by Noah Berliner
Seth Jacobs’ 130-acre farm in Argyle, NY takes advantage of the watershed that offers a natural resilience to flooding. Seth has been certified organic throughout his farming career. Among his most economically viable crops are tomatoes. With the northeast area offering only a short-season for outdoor tomato crops, the use of high tunnel systems has allowed him to expand his season as well as offering a variety of other benefits to production and sustainability. For the past four years, a collaboration between NOFA-NY and the Cornell Cooperative Extension has collected samples from over 40 farms utilizing high tunnels through a New York Farm Viability Institute funded project to gather data on soil and nutrient levels to balance nutrients for optimal yield and performance.
Use of high tunnel has doubled in the past years with the National Resource Conservation Service offering options to subsidize construction. Seth finds that his highest value crop — tomatoes — yield better inside, and he gets an average of a 40 percent increase in gross sales per square foot using high tunnels.
Tunnels provide a variety of benefits that go along with the amount of automation and input put into the system. They offer a pest management solution as well as some protection from the elements. Seth’s system includes the placement of HAF fans for circulation rather than exhaust as well as nutrient injection through his irrigation system and heating pipes beneath the tunnel to extend the season further.
High tunnels, in order to remain sustainable, require a stricter nutrient management solution than outside crops. The combination of a lack of rotation and high output requires a higher input of nutrients to maintain the desired yield. NOFA-NY and the Cornell Cooperative Extension have been collecting data to show the benefits to soil testing and foliar testing crops in high tunnels to maintain nutrient levels for optimal yields.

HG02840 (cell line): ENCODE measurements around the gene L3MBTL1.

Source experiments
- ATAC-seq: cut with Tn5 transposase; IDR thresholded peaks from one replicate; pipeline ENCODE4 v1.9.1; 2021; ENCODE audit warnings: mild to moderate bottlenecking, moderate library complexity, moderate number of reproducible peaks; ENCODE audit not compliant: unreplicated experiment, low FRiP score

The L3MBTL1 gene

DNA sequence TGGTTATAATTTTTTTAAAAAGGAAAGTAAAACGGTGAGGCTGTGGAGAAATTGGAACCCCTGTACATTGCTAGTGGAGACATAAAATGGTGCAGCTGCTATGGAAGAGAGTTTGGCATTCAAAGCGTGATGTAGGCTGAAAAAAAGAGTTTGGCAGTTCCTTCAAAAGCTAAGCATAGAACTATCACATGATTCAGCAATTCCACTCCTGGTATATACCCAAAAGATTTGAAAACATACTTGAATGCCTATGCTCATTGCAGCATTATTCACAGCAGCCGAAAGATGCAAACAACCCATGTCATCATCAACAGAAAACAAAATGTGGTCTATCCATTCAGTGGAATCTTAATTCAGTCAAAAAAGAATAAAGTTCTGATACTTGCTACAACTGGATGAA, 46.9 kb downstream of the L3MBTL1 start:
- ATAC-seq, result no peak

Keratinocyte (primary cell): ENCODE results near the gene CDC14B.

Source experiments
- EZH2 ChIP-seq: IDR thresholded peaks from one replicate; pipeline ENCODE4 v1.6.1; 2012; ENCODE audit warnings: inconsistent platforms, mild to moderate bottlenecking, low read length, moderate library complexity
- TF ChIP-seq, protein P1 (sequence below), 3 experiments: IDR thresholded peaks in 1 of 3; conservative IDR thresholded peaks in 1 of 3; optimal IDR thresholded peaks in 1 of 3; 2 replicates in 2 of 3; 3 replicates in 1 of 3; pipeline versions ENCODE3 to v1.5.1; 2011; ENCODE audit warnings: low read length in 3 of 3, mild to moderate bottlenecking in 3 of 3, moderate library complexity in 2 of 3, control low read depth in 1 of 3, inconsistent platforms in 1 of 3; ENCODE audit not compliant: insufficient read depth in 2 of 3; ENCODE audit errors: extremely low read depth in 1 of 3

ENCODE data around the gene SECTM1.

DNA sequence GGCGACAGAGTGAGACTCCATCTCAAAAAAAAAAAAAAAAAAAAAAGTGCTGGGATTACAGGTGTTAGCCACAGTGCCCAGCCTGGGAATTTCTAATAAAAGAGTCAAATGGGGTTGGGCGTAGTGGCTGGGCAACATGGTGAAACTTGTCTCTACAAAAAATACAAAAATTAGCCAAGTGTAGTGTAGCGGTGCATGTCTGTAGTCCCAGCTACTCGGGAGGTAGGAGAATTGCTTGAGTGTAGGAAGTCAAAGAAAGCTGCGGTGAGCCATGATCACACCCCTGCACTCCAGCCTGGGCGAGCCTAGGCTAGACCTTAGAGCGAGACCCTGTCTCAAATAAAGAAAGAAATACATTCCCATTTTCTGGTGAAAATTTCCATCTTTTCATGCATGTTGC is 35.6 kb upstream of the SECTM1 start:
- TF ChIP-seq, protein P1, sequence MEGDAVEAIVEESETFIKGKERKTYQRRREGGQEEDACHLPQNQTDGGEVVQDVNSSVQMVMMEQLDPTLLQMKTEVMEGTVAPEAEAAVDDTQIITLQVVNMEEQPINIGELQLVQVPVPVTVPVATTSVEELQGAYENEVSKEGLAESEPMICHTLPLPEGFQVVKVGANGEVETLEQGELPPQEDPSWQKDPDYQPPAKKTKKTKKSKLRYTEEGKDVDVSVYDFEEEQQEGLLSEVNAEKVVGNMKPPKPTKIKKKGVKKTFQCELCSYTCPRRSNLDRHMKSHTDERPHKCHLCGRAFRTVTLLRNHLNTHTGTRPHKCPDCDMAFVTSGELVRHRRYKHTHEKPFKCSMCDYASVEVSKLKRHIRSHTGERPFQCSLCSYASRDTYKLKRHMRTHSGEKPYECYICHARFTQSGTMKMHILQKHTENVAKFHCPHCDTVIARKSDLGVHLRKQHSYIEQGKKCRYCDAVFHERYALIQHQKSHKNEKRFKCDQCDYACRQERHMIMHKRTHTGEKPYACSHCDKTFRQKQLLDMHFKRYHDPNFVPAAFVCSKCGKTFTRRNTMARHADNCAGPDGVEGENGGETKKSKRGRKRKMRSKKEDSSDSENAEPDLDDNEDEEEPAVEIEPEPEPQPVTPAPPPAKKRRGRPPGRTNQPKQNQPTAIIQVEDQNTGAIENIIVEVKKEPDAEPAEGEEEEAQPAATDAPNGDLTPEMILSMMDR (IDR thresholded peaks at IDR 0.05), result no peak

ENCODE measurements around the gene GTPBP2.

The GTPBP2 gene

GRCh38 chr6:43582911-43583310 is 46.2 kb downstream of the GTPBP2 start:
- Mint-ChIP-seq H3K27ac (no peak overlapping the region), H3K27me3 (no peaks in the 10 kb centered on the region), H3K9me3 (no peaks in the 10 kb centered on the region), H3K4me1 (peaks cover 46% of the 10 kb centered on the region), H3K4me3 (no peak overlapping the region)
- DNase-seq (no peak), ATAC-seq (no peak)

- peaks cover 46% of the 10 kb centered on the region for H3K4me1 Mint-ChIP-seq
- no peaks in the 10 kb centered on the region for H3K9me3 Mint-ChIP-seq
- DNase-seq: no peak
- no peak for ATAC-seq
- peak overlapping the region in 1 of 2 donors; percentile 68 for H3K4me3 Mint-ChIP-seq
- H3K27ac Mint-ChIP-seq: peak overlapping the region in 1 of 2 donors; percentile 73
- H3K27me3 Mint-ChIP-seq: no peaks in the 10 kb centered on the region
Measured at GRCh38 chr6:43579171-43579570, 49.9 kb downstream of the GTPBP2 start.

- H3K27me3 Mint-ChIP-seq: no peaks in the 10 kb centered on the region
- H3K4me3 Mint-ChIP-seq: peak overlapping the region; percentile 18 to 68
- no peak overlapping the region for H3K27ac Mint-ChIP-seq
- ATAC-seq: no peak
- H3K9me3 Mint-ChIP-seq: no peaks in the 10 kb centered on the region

Even when nutrients are available, the competition over intake might cause problems for flowering. While many farms using high tunnels, especially those using organic methods, should prepare for an early spike in nitrogen, an overabundance in the beginning of the season might lead to reduced flowers. Potassium as well should be monitored as too much often leads to uptake competition that, without attention to soil and foliar tests, can lead into a nutrient spiral.
While foliar testing allows a more accurate analysis of the needs of a specific crop, maintaining soil health is necessary for optimal yield. The “nutrient spiral” is a problem found in high tunnel crops caused by a competition over uptake between nutrients. For example, while viable short-term, use of traditional dairy compost in a tunnel can cause an abundance of phosphorous. Phosphorous when over abundant in the plant can cause a difficulty in potassium intake. If more potassium is added to the soil, creating an overabundance, it will cause problems with the intake of other nutrients. Instead of solely relying on soil testing, foliar testing provides data on the nutrients already taken in by the plant, preventing a situation of over enrichment in the soil when the issue is intake rather than availability.
Mineral soil tests are still utilized often. Influences such as the high pH and calcium bicarbonate content of well water can restrict uptake of nutrients as well. NOFA-NY has approved online sources for organic solutions, such as citric acid that keeps the pH lower by breaking up excess calcium bicarbonate. Cornell Cooperative Extension offers services to test the pH of your well water or other irrigation source. Contact Amy Ivy at for more information and to provide a sample.
Foliar testing should begin at 10 days after transplant and continue every two weeks after that. The first fully mature leaf, generally about five rows from the top, should be snapped off as a whole leaf, gathering about five from the row. At a cost of about $15, foliar testing allows detailed micro- and macro-nutrient testing for what is in the plant rather than just the soil. This data allows for a comparison of nutrients and the ability to identify between a lack of availability, a competition over intake and the specific needs of a crop.